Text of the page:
Monday, February 1, 2021

The #Midwessay: Anne-Marie Oomen, Extinct, Endangered, Threatened, Recovered

What is the #Midwessay? What is the Midwest? What are the characteristics, if any, of the #Midwessay (the Midwest essay)? What gathers us together? What pulls us apart? Springing from a twitter conversation, we started asking writers and readers what they imagine (or would like to reimagine) as the Midwest and the Midwessay. 

The #Midwessay is a series of reports from the Midwest (whatever that is) by and/or about Midwestern essays and essayists (whatever those are). Essay Daily will be publishing these, sorted (loosely) by state, in February 2021 and beyond.  These #Midwessays will be collected here and on a separate site at a later date. If you'd like to submit a report / essay, send it our way. Details and coordinators for each state are listed here. You can also ping Ander (link at the upper right) if we don't list a coordinator yet for your state. —The Editors





1. Kirtland’s Warbler: small songbird that nests in young jack pine forests in northern Michigan, Wisconsin and Ontario, Canada. Requires large stands of young, dense jack pine forest and yet has one of the most geographically restricted breeding distributions of any bird in the continental United States. Now recovered.

Believe it or not, a recent dinner conversation in our household has been, not endangered species, but the Midwessay (thanks for that portmanteau). My husband David hails from Missouri, a state that fits the Midwest geographically but borders the South to such a degree that it might as well be called southern. I am born and bred Michigan with all that means about living in a state so far north you need a passport to go further. I had asked David to name a classic Midwest author, and he said, Mark Twain. At my raised eyebrow—I think of Twain as specifically Twain, a rare bird—David says, Twain’s work runs right through the heartland and his humor is pure Midwest. Hmmm. Twain’s humor flutters in a low-growing jack pine behind what I’m really thinking: maybe, with all those writers who, like Twain, stand as singular and individualistic throughout the flyover states, it’s too wide an area for definitions. And if that is the case, what of that potential subgenre, the restricted distribution of the Great Lakes essay. What of its breeding space? 


2. The Cisco: of the eight species of Cisco fish, three are extinct (Longjaw, Blackfin, Deepwater) in the Great Lakes due to pressures from overfishing and invasive species. 

So, I ask him, among the many species of writers, what are the literary markers Midwest writers might share. They roll off his tongue so easily I know he believes them even if he turns out to be dead wrong. He says, the road, pastoral nature, small town rurality, and plain talk. And indeed, that ancestral DNA seems spliced into much of the Midwestern novel. I long to embrace these older criteria, keep hold of that Midwest romanticism spawned by iconic fiction writers now gone: Theodore Dreiser, Sherwood Anderson, Willa Cather and so many others. But I doubt his list applies to Midwest nonfictionists—then or ever. Even plain talk seems less likely in this age when language is both homogenized and bastardized. And when I consider the Great Lakes essay, and the breadth of writers practicing it, that list becomes more endangered.

When David turns my question around, my writers are: Aldo Leopold and Sigurd Olson. And my literary DNA? Damaged landscape, ruined wilderness, water degradations, human self-deception, and grief. Though my essays nod toward his old school list in motif—I still celebrate light on the fields, crests of snow on frozen lakes—my underlying concerns have shifted their genetic code toward the so-called “nature writers.” Because of them, some days, I swim in sorrow, in darker waters. I miss the comfort of those other fictions, remembering how Cather’s settings seemed to mirror what once existed outside my farmhouse window. Now, not so much. 

 

3. Piping Plover: coastal beaches traditionally used for nesting have been lost to commercial, residential, and recreational developments. Humans and climate change raise and lower the water levels of many lakes and rivers. Too much water floods the plovers' nests. Too little water allows vegetation to grow, making these sites unsuitable for nesting. Near extinction.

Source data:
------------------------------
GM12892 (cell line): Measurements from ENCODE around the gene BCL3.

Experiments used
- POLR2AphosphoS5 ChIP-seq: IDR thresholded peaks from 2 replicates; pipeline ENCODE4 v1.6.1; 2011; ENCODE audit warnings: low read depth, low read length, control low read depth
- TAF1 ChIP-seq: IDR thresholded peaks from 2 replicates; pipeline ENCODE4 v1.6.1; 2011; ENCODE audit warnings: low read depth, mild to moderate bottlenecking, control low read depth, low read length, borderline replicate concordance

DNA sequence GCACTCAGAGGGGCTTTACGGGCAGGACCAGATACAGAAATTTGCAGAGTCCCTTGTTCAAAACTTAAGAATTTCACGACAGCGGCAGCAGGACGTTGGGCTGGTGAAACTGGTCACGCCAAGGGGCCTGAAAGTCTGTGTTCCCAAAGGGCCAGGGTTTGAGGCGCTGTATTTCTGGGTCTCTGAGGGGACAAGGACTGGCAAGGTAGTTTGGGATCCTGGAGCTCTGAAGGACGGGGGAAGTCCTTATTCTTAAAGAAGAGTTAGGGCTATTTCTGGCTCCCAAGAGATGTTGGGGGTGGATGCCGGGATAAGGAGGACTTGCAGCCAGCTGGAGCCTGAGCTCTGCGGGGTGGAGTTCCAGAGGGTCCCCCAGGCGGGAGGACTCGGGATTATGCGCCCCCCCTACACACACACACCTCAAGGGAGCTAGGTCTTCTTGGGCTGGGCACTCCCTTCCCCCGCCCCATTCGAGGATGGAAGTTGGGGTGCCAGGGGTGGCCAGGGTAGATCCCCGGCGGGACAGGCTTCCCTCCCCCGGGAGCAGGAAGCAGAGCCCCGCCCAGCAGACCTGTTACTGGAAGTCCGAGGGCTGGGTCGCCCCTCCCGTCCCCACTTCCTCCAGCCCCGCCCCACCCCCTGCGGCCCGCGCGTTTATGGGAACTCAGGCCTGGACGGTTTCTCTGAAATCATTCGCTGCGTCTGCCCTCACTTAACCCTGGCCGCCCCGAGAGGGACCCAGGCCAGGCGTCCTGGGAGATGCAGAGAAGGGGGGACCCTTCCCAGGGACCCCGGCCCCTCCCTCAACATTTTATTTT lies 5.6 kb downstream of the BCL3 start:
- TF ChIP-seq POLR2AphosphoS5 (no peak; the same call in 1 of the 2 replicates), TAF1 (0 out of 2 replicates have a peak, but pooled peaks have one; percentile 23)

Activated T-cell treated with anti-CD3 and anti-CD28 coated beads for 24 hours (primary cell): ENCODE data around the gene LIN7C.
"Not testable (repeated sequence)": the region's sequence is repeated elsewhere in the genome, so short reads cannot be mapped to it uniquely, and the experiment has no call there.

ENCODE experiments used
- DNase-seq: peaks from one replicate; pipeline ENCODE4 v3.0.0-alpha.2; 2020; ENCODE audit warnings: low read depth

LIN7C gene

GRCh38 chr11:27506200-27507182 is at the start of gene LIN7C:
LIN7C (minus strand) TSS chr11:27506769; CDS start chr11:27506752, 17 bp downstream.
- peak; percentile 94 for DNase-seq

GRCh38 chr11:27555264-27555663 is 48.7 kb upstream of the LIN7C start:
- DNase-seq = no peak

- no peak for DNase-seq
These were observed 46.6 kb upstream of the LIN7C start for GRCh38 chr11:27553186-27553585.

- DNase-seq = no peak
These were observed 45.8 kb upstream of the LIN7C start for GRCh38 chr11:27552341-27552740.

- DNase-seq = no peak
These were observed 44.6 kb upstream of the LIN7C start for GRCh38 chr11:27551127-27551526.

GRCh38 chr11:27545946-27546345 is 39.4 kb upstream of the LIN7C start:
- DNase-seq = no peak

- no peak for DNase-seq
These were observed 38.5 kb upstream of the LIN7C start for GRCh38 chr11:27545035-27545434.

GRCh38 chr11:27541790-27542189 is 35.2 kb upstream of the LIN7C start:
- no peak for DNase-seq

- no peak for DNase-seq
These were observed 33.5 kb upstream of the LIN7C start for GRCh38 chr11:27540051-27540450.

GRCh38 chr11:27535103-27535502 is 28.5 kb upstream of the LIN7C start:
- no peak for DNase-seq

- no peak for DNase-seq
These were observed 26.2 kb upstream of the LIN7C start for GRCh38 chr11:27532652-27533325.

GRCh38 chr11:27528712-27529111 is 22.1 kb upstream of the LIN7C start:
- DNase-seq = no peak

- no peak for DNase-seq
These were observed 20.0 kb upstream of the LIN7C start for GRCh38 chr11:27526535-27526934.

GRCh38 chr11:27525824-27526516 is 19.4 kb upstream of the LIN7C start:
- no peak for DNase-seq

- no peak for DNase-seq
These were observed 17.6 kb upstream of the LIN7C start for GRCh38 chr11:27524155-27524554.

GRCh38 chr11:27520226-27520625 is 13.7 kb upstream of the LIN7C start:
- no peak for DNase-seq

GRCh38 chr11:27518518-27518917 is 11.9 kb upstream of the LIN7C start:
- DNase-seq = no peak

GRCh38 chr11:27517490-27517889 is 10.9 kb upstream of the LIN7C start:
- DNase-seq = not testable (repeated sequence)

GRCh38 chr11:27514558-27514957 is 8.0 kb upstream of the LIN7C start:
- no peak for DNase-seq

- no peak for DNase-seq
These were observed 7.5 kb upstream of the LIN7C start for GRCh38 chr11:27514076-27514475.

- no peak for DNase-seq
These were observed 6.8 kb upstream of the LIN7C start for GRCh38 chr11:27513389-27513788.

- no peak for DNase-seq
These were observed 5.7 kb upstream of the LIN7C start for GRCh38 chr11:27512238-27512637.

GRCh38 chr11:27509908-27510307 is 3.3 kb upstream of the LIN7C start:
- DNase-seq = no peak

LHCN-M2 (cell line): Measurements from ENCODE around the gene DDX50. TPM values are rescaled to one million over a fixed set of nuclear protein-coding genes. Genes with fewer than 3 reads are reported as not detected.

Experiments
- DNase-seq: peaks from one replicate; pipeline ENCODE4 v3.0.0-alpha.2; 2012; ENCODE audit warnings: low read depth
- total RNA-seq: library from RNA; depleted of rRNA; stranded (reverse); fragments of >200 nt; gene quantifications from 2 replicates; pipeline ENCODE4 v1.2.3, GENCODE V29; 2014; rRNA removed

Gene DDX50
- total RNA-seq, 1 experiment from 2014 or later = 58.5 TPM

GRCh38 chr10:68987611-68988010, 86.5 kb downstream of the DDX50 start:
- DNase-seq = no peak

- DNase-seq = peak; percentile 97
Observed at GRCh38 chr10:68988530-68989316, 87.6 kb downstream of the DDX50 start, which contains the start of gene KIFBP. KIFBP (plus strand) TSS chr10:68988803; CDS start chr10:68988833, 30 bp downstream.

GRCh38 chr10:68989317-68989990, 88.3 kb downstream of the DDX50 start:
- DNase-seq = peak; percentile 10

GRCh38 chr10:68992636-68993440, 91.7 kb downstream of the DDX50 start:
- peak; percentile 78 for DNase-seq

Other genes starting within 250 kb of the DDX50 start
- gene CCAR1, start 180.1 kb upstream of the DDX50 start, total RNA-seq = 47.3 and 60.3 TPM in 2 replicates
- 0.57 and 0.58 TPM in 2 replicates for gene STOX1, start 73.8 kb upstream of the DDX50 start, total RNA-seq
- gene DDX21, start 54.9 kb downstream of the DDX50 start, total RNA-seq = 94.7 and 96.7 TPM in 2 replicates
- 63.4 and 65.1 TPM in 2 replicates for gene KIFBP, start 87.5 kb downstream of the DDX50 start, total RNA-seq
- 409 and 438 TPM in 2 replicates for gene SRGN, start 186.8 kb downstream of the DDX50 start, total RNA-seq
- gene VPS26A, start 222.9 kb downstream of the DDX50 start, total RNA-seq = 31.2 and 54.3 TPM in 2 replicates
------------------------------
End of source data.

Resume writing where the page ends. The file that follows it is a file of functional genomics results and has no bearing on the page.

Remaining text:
I am of that old school Midwest: farm and fields and dark humor, of that people who tend toward the self-effacing—not out of true humility but because we just don’t easily reveal ourselves—too afraid the big light will confirm our faults. At the same moment, I’m of the present-day cacophony of Great Lakes writers expressing land grief, water mourning, and the spotted-egg emotions of eco-loss. In my farm memoirs and regional essays, my content rarely strays far from the deeply personal experience of place. But that place has changed dramatically. My writing twenty years ago was marked by Cather’s light and Harrison’s hunting grounds; now it’s crowded with shoreline riprap, phragmites, the complexities of climate change and justice culture. And now my readings lean into urban immersion, including Anna Clark and Mona Hanna-Atisha. And also, often, the melancholy of grief for those creatures we will never see again. Of the Great Lakes species I list here, the only one I’ve had the honor to actually see is the plover. Bobbing on an isolated shoreline, stocky and quick. I think I felt its hunger, its fragility. 

 

4. Copper Belly Water Snake: inhabits shallow wetlands along the edges of larger wetlands where they can hunt for frogs, but they also require multiple wetland types as well as adjacent uplands. Threatened.

I tried to address these complexities in ELEMENTAL: A Collection of Michigan Nonfiction, an anthology I edited of essays by Michiganders (WSUP). I wrote about dualities of place: industrial-rural, urban-agricultural, interior-coastal, wilderness-ruin—all influence our identity, perception, social consciousness, even prejudices. Couple that with interstitials we do not see from an airplane window: interconnected economies, cultures and sub-cultures…. And what of diverse communities, from ancient Anishinaabe who followed rivers through the peninsula to nineteenth century Dutch settlers in the flatlands of Zeeland, from Finnish miners of Iron Mountain to black Americans of the southern diaspora, from Hmong to Arabic immigrants—each story different. I suspect the essay thrives in multiplicity, and in a resulting tension. But I wonder, does nothing unify us? Because our world is broken, is brokenness our only unity? I wade into metaphorical wetlands, searching for a multi-colored beauty that will thread us together, will blur the boundaries of dualities enough to find common ground—in living and in words.


5. Canada Lynx: A beautiful species more common in Canada, though still threatened, where its population follows the cyclic populations of the hare. In Michigan, due to habitat and food source loss, very rare.